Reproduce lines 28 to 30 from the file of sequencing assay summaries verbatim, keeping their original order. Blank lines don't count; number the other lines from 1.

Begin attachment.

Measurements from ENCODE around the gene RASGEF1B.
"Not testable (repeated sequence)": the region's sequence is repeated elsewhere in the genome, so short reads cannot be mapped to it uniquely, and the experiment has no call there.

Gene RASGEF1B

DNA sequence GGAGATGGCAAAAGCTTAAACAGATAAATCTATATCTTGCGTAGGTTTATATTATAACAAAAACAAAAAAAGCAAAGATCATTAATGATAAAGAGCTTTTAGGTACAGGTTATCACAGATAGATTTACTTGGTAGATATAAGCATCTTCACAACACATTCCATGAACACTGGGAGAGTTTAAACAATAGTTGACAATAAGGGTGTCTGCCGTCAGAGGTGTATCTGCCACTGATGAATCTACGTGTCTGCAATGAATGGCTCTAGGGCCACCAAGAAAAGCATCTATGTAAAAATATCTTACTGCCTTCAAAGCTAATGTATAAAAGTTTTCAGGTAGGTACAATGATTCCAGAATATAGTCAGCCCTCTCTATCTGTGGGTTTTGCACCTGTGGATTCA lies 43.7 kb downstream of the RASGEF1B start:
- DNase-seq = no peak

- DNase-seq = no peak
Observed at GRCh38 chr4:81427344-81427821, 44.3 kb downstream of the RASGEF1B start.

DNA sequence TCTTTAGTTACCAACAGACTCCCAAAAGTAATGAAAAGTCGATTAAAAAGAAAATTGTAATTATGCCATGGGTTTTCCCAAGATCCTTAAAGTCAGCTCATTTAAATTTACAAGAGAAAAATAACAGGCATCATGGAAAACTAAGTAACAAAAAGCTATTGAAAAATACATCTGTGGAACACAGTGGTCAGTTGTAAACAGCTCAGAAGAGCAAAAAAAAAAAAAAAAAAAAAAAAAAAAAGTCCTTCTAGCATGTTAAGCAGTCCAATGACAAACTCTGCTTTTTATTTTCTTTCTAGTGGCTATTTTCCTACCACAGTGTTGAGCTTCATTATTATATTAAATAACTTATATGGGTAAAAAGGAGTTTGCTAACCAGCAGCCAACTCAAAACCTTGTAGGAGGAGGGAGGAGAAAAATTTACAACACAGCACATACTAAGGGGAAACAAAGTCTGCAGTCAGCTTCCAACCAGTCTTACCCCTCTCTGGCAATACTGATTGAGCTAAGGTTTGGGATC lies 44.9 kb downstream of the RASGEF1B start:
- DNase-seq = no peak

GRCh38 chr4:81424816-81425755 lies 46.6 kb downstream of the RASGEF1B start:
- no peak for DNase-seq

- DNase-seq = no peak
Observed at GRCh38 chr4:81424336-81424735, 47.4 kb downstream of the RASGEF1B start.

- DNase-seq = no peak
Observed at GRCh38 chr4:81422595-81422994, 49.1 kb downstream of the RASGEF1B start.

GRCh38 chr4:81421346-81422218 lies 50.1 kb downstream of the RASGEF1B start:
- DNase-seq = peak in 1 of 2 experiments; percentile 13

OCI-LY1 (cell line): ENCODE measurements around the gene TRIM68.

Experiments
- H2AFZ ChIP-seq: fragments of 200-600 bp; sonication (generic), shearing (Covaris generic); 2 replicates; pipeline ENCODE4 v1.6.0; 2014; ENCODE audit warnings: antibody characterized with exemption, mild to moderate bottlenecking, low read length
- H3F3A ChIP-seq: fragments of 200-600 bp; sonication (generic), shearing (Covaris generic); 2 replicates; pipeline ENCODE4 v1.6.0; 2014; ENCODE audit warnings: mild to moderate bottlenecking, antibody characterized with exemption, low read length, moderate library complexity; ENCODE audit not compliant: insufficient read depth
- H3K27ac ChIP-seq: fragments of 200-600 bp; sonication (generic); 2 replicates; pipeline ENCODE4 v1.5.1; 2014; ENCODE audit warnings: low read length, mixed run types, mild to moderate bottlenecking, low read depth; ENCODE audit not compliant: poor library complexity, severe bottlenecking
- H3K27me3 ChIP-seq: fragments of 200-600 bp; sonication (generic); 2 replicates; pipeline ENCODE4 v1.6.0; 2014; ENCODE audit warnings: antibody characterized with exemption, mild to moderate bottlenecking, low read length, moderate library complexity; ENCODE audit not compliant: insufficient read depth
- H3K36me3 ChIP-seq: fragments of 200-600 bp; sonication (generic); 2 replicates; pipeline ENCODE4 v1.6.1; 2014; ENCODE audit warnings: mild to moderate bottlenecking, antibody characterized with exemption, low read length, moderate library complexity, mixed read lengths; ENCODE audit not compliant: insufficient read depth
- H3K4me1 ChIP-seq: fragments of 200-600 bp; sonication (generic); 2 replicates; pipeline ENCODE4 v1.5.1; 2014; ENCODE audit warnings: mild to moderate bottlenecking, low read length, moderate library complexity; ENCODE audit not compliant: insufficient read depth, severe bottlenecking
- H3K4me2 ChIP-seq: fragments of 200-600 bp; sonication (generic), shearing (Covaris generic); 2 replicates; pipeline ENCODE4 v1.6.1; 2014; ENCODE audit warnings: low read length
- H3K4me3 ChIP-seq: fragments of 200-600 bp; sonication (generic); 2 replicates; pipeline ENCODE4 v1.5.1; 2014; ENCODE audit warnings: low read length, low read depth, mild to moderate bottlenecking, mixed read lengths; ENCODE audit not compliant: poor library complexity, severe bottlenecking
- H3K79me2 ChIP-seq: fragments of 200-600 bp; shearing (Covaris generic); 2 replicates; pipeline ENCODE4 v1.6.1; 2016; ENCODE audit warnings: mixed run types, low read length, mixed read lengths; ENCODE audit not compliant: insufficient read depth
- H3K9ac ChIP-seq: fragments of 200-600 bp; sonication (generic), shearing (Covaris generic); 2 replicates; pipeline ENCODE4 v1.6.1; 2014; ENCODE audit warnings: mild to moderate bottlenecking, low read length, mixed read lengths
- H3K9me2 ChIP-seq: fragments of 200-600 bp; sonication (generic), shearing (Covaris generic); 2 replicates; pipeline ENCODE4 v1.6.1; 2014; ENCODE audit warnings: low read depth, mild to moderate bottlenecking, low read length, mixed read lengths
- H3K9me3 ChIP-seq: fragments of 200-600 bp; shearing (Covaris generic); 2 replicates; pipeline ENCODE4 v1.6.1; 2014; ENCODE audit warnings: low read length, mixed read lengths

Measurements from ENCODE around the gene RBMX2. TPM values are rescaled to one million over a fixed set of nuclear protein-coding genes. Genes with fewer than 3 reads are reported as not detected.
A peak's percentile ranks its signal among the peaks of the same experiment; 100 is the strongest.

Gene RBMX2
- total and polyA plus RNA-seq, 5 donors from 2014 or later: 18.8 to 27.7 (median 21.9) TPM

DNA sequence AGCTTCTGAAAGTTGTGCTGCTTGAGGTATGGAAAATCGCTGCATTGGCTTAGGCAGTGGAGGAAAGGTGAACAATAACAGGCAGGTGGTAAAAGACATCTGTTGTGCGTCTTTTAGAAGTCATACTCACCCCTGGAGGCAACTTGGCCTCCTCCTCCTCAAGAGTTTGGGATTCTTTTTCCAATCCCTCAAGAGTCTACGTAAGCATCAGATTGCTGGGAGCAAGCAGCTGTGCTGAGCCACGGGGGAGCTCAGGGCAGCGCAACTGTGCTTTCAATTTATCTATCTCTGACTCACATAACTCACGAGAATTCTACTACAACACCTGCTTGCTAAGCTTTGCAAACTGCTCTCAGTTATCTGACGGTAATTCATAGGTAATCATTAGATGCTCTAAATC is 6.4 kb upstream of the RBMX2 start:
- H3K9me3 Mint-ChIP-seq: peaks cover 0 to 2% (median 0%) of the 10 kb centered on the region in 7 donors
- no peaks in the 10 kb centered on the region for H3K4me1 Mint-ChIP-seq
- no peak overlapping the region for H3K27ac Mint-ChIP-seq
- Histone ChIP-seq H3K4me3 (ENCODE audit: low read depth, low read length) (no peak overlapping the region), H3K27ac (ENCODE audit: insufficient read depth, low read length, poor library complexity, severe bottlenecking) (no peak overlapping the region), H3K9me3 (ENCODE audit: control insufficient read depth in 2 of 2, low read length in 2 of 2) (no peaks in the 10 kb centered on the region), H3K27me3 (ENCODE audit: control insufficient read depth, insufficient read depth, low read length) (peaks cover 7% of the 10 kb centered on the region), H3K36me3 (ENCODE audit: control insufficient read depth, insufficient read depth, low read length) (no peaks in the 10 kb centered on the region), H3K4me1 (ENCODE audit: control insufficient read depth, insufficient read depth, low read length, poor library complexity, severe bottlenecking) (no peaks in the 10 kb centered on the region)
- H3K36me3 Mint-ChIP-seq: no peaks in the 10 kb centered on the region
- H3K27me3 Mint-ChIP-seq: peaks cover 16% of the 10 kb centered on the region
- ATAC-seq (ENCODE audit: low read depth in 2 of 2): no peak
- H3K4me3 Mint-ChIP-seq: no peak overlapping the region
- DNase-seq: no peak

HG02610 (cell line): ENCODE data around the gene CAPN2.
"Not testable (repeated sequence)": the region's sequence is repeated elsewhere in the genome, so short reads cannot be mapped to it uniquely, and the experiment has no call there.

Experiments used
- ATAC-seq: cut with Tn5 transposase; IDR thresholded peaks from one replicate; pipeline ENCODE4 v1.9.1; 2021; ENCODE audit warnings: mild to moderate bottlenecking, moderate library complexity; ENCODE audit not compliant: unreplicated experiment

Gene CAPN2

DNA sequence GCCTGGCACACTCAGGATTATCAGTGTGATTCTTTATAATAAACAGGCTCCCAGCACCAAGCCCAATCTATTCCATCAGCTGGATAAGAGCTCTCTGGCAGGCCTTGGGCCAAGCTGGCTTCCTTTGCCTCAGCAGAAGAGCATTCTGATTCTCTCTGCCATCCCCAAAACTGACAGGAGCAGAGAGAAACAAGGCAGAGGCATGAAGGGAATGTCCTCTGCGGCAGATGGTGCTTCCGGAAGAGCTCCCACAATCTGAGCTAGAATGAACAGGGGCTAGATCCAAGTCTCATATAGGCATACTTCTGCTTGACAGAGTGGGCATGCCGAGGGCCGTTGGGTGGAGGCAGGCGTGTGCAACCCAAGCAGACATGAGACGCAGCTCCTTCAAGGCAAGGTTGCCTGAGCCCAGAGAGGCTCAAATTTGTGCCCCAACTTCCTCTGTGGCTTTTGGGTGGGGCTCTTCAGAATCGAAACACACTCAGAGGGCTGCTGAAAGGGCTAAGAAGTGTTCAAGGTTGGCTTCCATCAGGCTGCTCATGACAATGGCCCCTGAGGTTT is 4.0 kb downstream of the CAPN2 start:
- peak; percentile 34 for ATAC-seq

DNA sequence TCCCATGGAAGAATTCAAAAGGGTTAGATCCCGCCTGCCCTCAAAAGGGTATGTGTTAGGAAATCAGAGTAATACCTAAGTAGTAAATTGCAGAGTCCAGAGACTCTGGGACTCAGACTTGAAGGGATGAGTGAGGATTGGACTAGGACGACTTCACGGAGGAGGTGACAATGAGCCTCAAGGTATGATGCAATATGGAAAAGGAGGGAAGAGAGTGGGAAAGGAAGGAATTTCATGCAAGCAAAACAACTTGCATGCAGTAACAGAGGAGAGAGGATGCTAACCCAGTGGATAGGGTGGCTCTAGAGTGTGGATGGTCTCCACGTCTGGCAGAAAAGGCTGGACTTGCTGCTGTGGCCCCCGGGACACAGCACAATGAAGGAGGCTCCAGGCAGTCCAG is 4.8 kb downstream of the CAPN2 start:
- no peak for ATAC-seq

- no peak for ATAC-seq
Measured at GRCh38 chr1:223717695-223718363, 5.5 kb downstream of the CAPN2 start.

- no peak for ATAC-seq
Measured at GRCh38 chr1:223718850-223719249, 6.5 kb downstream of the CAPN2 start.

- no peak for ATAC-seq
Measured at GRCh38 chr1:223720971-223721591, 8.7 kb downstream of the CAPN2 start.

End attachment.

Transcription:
- H3K79me2 ChIP-seq: fragments of 200-600 bp; shearing (Covaris generic); 2 replicates; pipeline ENCODE4 v1.6.1; 2016; ENCODE audit warnings: mixed run types, low read length, mixed read lengths; ENCODE audit not compliant: insufficient read depth
- H3K9ac ChIP-seq: fragments of 200-600 bp; sonication (generic), shearing (Covaris generic); 2 replicates; pipeline ENCODE4 v1.6.1; 2014; ENCODE audit warnings: mild to moderate bottlenecking, low read length, mixed read lengths
- H3K9me2 ChIP-seq: fragments of 200-600 bp; sonication (generic), shearing (Covaris generic); 2 replicates; pipeline ENCODE4 v1.6.1; 2014; ENCODE audit warnings: low read depth, mild to moderate bottlenecking, low read length, mixed read lengths